Page last updated at 13:23 GMT, Wednesday, 16 September 2009 14:23 UK

Surf science graduates ride high

by Jonathan Morris
BBC News South West

Dean Bennett
Dean Bennett has his own sports brand marketing company

Ten years ago the new Surf Science and Technology degree at Plymouth University was derided as a Mickey Mouse option for students.

Critics, including the Professional Association of Teachers, ranked it among "hobby degrees" lowering the quality of university courses and warned that students could be wasting their three years.

Now it has come of age and gets hundreds of applications each year from people attracted to a course that combines business, marketing, event management and ocean science.

The course has led to successful careers for many, including Dean Bennett who now is co-owner of a brand marketing company with offices in Plymouth and London.

Mr Bennett, 31, was spotted by French surf-clothing firm Quiksilver and after he graduated in 2003 he joined their training scheme in France.

It set me up for what I am doing and I would argue that it is one of the best jobs in the world
Ernie Capbert, course graduate

"I could see that the industry was flourishing quite rapidly and there were different careers that would be possible," he said.

After eight months working in the UK he was made a brand director.

"Without the course, there wouldn't have been that opportunity and I wouldn't be where I am today, so I have the course to thank for that, one hundred per cent."

He is now running his own sports brand marketing company, Coffin on Cake.

He said: "The industry is getting bigger and bigger and more and more jobs come out of it.

"If you look at all action sports it is massive.

"It is a lifestyle thing and it is about making a career out of a lifestyle."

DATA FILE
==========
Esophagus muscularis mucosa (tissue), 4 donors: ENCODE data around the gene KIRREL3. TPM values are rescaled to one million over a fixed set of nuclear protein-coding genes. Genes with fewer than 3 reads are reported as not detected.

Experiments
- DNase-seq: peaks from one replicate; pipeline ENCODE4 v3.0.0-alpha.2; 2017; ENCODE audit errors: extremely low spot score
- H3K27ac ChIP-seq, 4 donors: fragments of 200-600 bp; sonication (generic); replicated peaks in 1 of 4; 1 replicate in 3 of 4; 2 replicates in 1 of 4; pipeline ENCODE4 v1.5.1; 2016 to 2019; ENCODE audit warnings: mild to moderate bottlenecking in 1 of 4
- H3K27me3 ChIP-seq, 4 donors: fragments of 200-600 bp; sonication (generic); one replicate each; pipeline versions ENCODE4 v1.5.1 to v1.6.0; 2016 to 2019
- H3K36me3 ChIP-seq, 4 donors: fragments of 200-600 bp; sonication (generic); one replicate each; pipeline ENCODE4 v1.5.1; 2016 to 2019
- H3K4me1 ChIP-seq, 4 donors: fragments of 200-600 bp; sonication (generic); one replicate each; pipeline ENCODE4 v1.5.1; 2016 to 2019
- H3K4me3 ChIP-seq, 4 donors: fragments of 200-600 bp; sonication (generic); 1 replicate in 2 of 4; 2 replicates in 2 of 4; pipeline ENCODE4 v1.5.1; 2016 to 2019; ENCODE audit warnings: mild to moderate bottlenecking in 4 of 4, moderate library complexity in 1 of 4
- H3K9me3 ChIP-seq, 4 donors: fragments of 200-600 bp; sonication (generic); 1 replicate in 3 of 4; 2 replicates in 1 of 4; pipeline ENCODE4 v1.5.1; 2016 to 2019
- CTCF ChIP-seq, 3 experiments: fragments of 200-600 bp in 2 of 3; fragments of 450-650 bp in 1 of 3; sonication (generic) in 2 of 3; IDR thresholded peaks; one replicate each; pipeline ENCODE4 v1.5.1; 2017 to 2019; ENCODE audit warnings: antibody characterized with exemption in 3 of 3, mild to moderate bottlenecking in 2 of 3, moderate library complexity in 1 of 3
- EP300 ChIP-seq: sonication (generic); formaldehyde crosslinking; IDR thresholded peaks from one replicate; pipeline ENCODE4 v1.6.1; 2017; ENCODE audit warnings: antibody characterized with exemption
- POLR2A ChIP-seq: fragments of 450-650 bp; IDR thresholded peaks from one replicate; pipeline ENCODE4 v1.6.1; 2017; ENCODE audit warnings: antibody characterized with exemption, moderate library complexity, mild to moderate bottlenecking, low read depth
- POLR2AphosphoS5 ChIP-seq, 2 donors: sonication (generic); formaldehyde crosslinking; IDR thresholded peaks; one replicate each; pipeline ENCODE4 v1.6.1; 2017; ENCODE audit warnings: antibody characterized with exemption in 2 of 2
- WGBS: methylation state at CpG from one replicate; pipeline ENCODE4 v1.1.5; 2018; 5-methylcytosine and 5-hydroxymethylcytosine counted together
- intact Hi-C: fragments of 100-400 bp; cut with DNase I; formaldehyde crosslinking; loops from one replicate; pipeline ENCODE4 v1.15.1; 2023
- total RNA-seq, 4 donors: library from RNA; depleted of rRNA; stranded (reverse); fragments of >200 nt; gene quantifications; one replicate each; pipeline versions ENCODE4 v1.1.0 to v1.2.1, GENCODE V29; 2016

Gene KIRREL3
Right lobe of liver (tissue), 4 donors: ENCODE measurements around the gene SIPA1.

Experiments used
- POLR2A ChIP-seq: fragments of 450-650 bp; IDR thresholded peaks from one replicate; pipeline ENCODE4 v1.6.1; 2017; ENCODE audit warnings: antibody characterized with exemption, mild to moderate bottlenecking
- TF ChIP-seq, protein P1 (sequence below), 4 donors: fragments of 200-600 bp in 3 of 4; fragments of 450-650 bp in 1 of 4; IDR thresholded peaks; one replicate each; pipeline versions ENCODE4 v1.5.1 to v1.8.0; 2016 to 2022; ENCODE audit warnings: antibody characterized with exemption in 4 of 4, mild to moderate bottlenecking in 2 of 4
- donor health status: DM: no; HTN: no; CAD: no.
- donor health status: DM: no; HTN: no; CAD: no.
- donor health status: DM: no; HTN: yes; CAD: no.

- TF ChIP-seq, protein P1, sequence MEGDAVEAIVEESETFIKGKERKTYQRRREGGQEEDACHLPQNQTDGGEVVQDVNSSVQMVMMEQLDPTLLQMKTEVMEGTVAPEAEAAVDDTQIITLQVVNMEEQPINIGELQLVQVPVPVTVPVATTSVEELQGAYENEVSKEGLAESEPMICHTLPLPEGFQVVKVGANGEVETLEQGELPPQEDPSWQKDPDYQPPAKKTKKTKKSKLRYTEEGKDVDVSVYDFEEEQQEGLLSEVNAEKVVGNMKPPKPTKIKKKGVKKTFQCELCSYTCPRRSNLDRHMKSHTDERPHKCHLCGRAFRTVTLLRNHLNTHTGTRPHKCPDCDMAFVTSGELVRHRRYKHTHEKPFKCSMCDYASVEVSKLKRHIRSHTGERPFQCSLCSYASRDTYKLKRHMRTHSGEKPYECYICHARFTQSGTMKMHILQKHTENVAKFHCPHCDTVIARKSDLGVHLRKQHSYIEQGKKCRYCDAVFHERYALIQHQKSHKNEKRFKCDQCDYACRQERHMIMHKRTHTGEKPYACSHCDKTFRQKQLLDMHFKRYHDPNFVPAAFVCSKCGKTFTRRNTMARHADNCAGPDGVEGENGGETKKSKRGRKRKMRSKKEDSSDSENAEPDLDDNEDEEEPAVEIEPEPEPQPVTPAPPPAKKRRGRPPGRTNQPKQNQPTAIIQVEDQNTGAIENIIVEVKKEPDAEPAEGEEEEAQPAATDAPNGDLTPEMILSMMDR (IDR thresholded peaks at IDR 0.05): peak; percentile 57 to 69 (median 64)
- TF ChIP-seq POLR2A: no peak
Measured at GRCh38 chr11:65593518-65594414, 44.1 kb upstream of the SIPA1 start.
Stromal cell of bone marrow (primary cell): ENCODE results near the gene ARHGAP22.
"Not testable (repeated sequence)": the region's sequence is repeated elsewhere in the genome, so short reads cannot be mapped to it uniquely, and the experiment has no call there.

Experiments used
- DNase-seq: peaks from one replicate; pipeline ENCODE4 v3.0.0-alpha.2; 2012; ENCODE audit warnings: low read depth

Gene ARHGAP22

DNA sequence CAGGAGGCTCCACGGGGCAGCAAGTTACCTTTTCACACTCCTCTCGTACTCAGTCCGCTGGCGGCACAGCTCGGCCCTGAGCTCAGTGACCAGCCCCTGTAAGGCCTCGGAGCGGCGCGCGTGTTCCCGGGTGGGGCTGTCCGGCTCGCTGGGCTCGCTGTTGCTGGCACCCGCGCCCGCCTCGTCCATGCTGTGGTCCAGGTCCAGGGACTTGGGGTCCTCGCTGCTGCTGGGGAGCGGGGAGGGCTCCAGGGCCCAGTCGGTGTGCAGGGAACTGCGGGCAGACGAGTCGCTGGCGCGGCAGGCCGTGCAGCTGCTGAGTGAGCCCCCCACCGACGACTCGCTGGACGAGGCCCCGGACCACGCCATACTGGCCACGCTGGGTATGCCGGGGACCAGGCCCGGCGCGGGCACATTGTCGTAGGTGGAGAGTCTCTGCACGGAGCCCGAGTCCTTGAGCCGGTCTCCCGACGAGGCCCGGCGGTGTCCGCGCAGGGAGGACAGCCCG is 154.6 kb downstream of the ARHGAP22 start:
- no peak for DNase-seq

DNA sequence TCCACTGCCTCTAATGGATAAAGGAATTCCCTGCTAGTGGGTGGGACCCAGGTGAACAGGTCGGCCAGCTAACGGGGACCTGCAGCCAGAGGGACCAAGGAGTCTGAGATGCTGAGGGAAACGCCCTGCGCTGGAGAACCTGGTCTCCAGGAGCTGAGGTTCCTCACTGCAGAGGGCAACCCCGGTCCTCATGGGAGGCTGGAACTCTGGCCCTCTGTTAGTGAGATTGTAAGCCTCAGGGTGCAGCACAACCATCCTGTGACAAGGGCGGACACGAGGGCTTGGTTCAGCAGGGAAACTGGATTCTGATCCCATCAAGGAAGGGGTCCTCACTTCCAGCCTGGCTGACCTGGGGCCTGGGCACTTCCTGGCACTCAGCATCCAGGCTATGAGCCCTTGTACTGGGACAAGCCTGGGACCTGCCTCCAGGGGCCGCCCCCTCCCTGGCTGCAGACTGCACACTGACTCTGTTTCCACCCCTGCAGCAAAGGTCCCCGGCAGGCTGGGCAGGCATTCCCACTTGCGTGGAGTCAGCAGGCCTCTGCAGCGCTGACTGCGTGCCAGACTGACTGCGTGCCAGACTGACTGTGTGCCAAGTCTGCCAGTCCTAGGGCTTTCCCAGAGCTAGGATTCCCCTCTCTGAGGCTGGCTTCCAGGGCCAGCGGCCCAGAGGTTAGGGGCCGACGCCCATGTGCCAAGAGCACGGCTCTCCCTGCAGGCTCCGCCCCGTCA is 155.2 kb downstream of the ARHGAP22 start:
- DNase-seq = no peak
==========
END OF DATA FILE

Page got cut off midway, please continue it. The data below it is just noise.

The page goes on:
The course was thought to be the first of its kind when it started.

'Very progressive'

Mr Bennett said: "When I started, the course was in its second year and there were yet to be any graduates, so I think people were still looking at it with raised eyebrows.

"Ten years on it is quite obvious that the course is a success and the opportunities are there for the graduates.

"The employment rate from the course has been fantastic and I can't see how it can do anything else other than improve."

American-born Ernie Capbert, 31, graduated from the surf science course a year after Mr Bennett.

He is now marketing director of technical sports clothing firm Finisterre in St Agnes.

Ross Pomeroy
Graduate Ross Pomeroy is now a course lecturer

"I saw a story about it in the Washington Post," he said.

"I always had an aptitude for business, but I didn't want to go down the traditional route.

"It had a touch of business and science which appealed to me.

"But it was grabbing a series of different modules and smashing them into one so it was very progressive.

"It set me up for what I am doing and I would argue that it is one of the best jobs in the world."

Ross Pomeroy who graduated in 2004 and went on to study at PhD level, is now a lecturer on the course.

He said: "Our graduates have gone on to become marketing and brand directors of leading surf, skate and snowboard companies, surf media journalists and sponsored professionals.

"Many have also gone on to set up their own successful enterprises.

"The list goes on, but most important is our mission to develop true problem solving graduates with knowledge, experience and expertise in their chosen areas of interest and a strategic approach to their futures."



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SEE ALSO
Teachers attack 'hobby degrees'
26 Jul 04 |  Education
Student surfers riding high
20 Dec 02 |  Education
Surf's up - to a degree
14 Mar 99 |  Education
In praise of wacky degrees
10 Oct 01 |  Education
Australia launches surfing science degree
06 Jul 01 |  Asia-Pacific

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